Dean Yeltekin: What were some of your key takeaways from that initial exploration?
Schmedders: I learned that climate change and ESG mean vastly different things in different industries. I learned that there is no one-size-fits-all solution to any of the problems we’re facing globally, which helps explain why we’re in so much trouble. And I also observed that it's difficult to have a productive discussion on ESG issues like climate change with so many ethical, moral, religious, and political opinions muddying the waters. People get very emotional and very accusatory when they talk about this issue. My goal from the beginning has been to examine these issues from an economic perspective. That’s how I teach. Regardless of a student’s religion, politics, or ethical standards, I will encourage them to look at the economics.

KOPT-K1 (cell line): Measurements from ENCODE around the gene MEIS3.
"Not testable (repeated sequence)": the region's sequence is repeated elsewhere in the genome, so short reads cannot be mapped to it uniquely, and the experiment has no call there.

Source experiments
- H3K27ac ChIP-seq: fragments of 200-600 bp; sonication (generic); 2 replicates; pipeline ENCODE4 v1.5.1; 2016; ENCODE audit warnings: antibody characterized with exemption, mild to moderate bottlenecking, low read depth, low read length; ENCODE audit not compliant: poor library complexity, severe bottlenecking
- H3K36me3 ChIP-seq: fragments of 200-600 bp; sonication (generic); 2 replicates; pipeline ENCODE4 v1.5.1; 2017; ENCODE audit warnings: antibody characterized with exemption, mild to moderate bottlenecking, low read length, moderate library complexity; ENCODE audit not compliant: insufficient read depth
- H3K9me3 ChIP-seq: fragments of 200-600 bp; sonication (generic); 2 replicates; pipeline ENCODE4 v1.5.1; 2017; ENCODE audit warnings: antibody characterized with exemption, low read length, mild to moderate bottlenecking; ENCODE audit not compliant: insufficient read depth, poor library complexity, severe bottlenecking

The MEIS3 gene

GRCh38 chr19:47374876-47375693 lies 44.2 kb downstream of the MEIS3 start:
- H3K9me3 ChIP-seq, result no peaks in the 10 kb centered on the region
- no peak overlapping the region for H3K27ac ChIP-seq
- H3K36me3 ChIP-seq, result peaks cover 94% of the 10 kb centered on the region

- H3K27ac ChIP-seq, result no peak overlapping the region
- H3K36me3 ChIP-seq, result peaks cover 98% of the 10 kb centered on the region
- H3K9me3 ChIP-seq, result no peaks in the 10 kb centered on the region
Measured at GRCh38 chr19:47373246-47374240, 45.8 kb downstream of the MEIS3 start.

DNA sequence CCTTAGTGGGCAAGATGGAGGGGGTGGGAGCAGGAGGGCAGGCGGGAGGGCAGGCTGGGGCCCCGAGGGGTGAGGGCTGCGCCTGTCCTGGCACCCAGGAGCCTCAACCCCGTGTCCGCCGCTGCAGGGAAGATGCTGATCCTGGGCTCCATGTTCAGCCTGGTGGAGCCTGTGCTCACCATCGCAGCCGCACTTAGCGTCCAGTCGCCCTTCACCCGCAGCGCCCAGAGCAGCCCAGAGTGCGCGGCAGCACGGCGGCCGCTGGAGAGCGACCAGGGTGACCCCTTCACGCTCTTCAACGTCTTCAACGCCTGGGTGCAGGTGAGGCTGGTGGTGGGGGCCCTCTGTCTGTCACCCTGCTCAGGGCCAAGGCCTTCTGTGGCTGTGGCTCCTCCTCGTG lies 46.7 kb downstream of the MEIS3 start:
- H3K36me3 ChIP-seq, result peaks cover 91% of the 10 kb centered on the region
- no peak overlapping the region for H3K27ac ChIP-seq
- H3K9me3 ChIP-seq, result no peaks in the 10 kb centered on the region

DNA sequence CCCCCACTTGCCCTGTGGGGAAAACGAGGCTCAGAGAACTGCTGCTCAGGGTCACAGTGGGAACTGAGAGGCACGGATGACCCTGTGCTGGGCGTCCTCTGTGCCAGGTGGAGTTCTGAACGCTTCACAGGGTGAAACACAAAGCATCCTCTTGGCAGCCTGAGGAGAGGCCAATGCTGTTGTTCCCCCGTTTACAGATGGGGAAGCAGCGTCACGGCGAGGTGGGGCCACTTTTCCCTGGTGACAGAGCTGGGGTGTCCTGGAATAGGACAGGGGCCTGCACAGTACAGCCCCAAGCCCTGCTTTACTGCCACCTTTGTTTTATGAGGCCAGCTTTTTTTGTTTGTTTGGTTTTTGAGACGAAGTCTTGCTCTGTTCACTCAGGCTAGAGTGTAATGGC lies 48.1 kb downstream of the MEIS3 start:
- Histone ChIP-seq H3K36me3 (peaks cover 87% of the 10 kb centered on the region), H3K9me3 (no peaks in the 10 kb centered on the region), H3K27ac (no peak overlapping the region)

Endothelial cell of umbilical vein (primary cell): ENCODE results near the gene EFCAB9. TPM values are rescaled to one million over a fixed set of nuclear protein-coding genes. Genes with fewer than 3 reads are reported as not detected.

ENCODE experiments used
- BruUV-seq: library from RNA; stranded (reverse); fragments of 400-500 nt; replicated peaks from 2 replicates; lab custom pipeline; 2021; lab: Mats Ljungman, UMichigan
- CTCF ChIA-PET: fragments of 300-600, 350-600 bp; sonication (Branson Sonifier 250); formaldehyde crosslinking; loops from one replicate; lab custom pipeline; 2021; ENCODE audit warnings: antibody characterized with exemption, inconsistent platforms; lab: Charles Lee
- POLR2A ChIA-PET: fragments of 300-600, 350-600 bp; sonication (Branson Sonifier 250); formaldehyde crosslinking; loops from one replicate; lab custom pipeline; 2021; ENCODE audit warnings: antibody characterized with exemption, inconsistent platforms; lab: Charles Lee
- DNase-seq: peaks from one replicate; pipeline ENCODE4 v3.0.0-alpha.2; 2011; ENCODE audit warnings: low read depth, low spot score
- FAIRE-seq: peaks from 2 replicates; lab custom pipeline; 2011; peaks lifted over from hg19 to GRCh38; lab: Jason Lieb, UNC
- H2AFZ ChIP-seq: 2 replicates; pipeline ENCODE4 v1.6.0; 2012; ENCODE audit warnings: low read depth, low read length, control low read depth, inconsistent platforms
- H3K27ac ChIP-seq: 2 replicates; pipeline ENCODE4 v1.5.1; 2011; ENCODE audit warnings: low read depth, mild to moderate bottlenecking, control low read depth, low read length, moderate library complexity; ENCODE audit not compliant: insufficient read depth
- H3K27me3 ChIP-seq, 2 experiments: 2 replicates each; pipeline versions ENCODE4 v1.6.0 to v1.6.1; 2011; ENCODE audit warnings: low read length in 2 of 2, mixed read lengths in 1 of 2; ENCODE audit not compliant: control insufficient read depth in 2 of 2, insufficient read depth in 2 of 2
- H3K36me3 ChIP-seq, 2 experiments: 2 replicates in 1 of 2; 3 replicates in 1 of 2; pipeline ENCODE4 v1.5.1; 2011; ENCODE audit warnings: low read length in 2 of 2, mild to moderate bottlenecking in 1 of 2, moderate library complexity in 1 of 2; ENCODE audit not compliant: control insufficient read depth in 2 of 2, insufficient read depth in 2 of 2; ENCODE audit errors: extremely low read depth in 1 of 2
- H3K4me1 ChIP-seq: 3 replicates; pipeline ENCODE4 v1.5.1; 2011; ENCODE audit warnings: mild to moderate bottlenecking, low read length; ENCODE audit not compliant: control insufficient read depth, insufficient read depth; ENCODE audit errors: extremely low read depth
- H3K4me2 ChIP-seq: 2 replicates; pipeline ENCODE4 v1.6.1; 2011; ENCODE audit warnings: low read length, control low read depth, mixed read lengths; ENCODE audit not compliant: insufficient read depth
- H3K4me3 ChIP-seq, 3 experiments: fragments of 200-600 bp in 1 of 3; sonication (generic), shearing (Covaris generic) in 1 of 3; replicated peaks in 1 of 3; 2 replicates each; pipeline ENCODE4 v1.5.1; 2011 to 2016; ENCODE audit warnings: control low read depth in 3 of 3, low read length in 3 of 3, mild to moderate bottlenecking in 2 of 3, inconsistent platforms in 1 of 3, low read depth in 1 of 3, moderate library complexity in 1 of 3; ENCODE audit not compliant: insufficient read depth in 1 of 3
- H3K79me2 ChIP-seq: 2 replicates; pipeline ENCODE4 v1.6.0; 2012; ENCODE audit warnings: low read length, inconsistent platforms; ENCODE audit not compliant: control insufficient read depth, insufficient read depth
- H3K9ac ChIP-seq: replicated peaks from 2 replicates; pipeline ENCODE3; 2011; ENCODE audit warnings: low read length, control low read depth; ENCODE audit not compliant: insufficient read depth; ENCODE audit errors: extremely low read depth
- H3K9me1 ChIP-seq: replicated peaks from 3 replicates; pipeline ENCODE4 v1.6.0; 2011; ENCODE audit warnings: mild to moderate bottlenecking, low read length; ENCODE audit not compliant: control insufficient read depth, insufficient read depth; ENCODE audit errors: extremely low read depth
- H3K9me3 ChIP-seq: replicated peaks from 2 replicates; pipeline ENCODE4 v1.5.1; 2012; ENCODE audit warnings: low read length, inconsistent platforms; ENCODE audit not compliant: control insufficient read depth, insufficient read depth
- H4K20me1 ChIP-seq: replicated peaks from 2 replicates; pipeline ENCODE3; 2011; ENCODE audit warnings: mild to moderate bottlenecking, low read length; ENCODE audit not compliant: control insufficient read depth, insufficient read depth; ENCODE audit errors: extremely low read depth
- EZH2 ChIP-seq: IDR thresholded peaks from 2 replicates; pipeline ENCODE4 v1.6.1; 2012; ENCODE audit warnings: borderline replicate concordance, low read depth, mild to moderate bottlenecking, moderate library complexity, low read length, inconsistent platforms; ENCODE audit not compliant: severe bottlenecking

Dean Yeltekin: When teaching a topic as broad and complex as ESG, where do you begin?
Schmedders: I lay a foundation for a meaningful discussion by introducing students to the finance risks and incentives surrounding ESG. When we focus purely on the economics of decision-making, it becomes clear why people and companies do what they do. We are polluting the earth because there are financial incentives to pollute the earth.
An example I like to use is global cement production. Heating limestone produces vast amounts of CO2, but demand for cement continues to grow, especially in rapidly industrializing nations. Between 2011 and 2013, China produced more cement (6.6 gigatons) than the U.S. did in the entire 20th century (4.5 gigatons). It is highly incentivized to do so by the economic benefit this production provides. The same can be said for any activity that creates emissions. The problem is that global markets have no way of imposing a price on negative externalities. In Switzerland, for example, we pay for road and rail infrastructure, but we don’t foot the bill for the consequences of melting glaciers or mudslides caused by extreme climate events. What we need to do is create incentives to make different choices.